Emperor Gosanjo (後三条天皇)

Emperor Gosanjo (September 3, 1034 - June 15, 1073) was the seventy-first Emperor. His posthumous name was Takahito. He was 40 years old. His reign lasted from May 22, 1068 to January 18, 1073.


He was the second prince of Emperor Gosuzaku. His mother was Emperor Sanjo's third princess, Teishi (Yomei mon in). He was the younger half-brother of Emperor Reizei. He was the first Emperor since Uda, 170 years earlier, who had no maternal relationship to the FUJIWARA clan (but Princess Teishi was the maternal grandchild of FUJIWARA no Michinaga).

The Period of the Crown Prince

Because the Emperor's birth mother was not from the FUJIWARA clan, he was treated coldly by the chancellor (chief advisor to the Emperor), FUJIWARA no Yorimichi and his brother, FUJIWARA no Norimichi; however, it is said their younger half-brother, FUJIWARA no Yorinobu, supported Emperor Gosanjo. According to "Ima Kagami (The Mirror of the Present)," Emperor Gosuzaku considered Prince Takahito of his older brother, Prince Chikahito's (Emperor Goreizei) successor, as Crowin Princes' younger brother, although Yorimichi was against it, at Yoshinobu's insistence Prince Takahito became the crown prince. However Yorimichi and Norimichi kept on putting pressure on Prince Takahito directly or indirectly, to send their daughters to Emperor Gosuzaku's Palace and take control of political power as maternal grandfather.
According to "Go Dan Sho," written by Oe no Masafusa, there is an example of the above: Yorimichi did not give away Tsubo kiri no ken (a traditional sword handed down from emperor to crown prince) which passed through successive princes for 23 years until the enthronement of the prince, the reason being that 'the Tsubo kiri no ken was meant for the FUJIWARA clan's (specially the Sekkan-ke (families of the Fujiwara clan whose members were eligible to become regent) treasure.'
However, Emperor Goreizei had no children, so after he died, Prince Takahito was enthroned.

After the enthronement

After Yorimichi abdicated with great disappointment, his brother Norimichi became chancellor (chief advisor to the Emperor) with the help of FUJIWARA no Shoshi; moreover, Fujiwara no Yoshinobu's adopted son FUJIWARA no Yoshinaga and MINAMOTO no Morofusa, of the Murakami Minamoto clan, were given the positions needed to defeat the dominant politics of the Sekkan-ke, and appointed the lower government officials such as OE no Masafusa and FUJIWARA no Sanemasa, because FUJIWARA no Yoshinobu had supported the Emperor when he was the crown prince and was an active leader in opposition to the Sekkan-ke. People such as MINAMOTO no Takakuni, who treated the Emperor with contempt while he was the crown prince because he felt intimidated by Yorimichi, obtained fair treatment by recruiting Takakuni's son, MINAMOTO no Toshiakira, in order to ensure that there was no possibility of a reprisal.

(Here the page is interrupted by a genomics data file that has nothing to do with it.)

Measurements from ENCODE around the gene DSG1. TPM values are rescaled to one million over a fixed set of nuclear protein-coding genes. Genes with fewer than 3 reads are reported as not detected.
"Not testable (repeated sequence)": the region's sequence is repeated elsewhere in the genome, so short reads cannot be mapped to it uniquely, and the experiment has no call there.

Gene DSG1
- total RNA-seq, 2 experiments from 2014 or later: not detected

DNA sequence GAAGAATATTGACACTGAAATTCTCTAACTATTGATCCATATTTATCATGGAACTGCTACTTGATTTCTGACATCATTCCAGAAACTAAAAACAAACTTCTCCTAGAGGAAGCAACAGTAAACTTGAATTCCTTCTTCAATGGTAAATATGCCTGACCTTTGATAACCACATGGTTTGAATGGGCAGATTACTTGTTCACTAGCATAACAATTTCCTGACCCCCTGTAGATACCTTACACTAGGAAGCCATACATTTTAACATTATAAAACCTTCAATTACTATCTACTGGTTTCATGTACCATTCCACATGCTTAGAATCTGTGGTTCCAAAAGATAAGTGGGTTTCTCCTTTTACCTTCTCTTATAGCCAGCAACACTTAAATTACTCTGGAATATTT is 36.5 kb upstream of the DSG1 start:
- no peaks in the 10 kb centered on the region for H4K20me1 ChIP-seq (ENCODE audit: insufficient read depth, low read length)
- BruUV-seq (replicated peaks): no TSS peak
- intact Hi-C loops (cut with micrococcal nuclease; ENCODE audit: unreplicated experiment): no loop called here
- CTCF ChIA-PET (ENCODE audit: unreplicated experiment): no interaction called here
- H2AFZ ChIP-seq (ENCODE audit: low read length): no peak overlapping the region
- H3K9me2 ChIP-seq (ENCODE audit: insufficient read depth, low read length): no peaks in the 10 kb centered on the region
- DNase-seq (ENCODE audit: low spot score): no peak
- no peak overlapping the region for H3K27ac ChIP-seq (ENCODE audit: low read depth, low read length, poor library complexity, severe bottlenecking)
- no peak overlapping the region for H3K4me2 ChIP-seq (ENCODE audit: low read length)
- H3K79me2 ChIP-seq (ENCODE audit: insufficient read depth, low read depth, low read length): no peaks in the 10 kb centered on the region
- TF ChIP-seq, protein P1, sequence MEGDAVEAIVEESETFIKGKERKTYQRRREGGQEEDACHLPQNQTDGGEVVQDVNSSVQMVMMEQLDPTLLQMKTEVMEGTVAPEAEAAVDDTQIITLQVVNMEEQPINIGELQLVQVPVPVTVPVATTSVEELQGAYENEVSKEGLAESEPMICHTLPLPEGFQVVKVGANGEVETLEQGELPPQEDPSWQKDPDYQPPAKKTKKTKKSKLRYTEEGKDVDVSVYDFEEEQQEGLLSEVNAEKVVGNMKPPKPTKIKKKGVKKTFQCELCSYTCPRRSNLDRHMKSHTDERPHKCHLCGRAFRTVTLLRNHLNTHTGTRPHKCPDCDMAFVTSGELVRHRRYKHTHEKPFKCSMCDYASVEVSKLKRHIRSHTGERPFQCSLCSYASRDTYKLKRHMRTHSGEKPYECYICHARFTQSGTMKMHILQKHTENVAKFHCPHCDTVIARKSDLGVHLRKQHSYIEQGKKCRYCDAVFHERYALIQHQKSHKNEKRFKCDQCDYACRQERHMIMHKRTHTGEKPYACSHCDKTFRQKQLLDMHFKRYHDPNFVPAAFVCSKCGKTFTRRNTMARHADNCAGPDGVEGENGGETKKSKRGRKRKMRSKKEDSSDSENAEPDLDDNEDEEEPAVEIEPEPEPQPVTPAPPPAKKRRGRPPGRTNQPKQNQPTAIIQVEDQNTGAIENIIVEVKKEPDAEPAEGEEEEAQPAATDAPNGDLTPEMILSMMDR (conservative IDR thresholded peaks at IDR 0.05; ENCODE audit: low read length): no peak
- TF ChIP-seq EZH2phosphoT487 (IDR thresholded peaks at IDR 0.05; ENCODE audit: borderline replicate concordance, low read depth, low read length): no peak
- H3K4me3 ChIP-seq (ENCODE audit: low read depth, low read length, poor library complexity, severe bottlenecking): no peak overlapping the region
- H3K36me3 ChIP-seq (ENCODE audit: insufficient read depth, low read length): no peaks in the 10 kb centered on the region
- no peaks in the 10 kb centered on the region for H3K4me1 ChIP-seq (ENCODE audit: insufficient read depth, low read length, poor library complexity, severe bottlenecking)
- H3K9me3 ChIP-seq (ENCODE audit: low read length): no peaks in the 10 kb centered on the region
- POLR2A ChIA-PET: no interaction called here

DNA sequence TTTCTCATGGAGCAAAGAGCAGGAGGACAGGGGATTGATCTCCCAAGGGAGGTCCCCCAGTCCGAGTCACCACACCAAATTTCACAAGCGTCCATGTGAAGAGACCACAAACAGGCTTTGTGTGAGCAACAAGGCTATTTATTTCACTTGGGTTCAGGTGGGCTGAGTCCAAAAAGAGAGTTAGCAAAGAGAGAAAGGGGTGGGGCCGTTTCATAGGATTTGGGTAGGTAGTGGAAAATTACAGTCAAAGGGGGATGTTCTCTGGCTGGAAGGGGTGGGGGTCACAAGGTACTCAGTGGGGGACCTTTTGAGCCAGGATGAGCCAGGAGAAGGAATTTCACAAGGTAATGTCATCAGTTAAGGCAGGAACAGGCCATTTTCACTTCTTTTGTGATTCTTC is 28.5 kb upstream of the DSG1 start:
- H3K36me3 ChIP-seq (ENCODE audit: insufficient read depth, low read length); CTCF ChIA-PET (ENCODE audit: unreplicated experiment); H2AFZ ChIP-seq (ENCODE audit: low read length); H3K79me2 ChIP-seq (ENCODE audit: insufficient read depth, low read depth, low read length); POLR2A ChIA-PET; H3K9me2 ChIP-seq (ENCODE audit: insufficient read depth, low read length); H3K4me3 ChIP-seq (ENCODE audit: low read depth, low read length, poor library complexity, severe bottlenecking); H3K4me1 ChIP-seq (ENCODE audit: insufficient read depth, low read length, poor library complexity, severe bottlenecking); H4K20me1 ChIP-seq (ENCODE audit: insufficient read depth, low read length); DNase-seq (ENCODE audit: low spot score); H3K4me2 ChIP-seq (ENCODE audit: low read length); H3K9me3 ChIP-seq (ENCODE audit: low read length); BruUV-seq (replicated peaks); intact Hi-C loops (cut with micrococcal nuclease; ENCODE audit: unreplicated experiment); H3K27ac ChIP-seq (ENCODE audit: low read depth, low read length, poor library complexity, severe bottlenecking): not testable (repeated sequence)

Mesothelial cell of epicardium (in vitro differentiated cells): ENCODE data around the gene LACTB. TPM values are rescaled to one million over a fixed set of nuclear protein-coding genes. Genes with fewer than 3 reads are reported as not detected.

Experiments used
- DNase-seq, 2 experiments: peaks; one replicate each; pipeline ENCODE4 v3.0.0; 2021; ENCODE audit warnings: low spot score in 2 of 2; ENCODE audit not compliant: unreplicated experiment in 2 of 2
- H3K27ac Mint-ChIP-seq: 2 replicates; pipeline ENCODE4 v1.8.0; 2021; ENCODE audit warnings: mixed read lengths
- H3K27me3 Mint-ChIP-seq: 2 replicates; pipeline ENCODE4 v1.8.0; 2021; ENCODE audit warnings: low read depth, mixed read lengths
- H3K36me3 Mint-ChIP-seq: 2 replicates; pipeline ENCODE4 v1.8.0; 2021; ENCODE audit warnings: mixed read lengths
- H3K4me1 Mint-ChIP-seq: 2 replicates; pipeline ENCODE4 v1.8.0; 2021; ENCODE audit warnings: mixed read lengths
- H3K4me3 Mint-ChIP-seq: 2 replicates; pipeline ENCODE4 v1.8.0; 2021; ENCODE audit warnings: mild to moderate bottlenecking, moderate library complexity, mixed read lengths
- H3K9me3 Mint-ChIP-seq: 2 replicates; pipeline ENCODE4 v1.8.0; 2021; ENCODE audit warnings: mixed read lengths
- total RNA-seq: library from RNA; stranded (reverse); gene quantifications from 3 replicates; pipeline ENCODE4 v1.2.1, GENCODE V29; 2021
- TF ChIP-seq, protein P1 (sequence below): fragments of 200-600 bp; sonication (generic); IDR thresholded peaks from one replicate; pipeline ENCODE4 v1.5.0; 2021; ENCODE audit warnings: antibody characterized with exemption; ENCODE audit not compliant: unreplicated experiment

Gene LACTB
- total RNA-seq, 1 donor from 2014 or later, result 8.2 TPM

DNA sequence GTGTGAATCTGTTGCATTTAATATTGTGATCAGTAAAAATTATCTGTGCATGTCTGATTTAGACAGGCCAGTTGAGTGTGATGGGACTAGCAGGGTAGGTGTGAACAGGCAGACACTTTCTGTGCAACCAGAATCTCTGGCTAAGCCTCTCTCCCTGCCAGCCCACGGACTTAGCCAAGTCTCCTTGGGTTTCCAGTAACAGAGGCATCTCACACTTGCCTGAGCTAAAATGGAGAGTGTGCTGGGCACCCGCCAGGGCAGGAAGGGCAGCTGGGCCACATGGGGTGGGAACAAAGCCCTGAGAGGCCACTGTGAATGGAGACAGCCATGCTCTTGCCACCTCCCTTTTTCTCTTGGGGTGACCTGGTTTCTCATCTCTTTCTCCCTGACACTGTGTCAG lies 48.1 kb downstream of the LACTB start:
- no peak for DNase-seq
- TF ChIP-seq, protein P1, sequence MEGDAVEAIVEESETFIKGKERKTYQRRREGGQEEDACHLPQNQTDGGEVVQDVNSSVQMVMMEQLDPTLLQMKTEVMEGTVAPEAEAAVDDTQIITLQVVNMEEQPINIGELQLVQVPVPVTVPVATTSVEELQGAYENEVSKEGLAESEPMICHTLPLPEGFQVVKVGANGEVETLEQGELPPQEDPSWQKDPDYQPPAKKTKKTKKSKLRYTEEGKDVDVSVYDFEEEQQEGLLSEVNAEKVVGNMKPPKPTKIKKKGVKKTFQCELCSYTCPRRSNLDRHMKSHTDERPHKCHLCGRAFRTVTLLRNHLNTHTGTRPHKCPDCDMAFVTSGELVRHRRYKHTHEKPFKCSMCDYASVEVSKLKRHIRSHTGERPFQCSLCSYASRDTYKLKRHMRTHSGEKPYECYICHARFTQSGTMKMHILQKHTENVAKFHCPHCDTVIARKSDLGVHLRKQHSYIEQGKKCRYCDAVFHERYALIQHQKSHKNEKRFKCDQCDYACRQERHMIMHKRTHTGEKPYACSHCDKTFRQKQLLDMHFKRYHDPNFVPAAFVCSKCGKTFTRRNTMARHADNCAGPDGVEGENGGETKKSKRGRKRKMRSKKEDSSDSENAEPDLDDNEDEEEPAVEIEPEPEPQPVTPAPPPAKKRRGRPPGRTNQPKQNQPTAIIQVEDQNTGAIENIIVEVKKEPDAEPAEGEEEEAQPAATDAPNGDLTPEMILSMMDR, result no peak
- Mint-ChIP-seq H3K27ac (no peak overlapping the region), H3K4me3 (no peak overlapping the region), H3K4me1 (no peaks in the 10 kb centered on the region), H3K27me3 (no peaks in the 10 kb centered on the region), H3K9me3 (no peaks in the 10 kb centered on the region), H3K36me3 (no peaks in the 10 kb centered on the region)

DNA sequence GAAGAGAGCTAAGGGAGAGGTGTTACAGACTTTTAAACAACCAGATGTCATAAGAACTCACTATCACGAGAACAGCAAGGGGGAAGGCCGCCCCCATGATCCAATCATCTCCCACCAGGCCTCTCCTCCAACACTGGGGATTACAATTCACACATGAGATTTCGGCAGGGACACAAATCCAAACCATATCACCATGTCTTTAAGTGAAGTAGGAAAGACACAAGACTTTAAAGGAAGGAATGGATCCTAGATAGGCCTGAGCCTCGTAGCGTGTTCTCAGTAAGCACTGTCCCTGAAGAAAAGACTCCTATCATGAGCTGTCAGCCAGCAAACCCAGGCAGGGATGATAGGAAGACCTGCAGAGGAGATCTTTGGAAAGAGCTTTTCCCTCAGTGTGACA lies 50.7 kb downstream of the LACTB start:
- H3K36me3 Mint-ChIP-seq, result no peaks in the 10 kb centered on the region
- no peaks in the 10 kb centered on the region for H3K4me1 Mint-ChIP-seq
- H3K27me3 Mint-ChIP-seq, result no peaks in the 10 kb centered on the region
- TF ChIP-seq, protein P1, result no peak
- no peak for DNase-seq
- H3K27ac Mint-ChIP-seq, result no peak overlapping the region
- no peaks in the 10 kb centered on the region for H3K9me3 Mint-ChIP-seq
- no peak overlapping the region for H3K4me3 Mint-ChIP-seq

Good Government During the Enkyu Period

In 1069, the Decree Restricting the Expansion of Private Estates was issued and a contract office to record estates was established, followed by the issuance of the silk fabric regulation in 1070 and the setting of the Enkyu measuring cup by the Emperor's order; the official measuring cup and the price regulation were established in 1072, and the Emperor tried to build a strong financial base for the Imperial Court, which had been destabilized due to the system of centralized government based on the ritsuryo codes and had become a mere facade. The Enkyu Decree Restricting the Expansion of Private Estates was much more detailed and much fairer than any previous such decrees; as a result, it was particularly harmful to the weakened finances of the Sekkan-ke (families of the Fujiwara clan whose members were eligible to become regent) as the private estates of the Sekkan-ke were confiscated, for example (details of these events were recorded in the "Gonijo Moromichiki," which was the diary of FUJIWARA no Moromichi, who later became Chancellor). Given this fact, it provided security for the feudal lords of the private estate and the farmers, and consequently in "Koji Dan" (the collection of stories from the Kamakura period) it is described as a good government during the Enkyu period. On the other hand, the Sekkan-ke did not come up with a constructive plan to counter the Emperor, mainly since there was an adversarial relationship between Yorimichi and Norimichi.

Additionally, the battle against Ezo (the name used at that time to refer to the lands located to the north of Japan), which occurred during the same period, brought the whole of Honshu (the main island), including the Tsugaru and Shimokita peninsulas, under the control of the Imperial Court, and this had a significant impact on local areas throughout the island.

In 1072, after four years of his enthronement, the Emperor intended to pass the throne to his first Prince, Emperor Shirakawa and start the cloister government, however he became ill on the following year and died when he was forty years old. Based on recent studies, there is a strong theory that the Emperor abdicated the throne due to his illness, not due to his intention to rule the cloister government.

Eras During His Reign

Jiryaku (April 19, 1068) - April 13, 1069

Enkyu April 13, 1069 - (December 8, 1072)

The Imperial Mausoleum

It is located at Shuyama, Ryoan-ji, Ukyo Ward, Kyoto City. The Emperor was entombed in Enso-ji no misasagi.

[Original Japanese]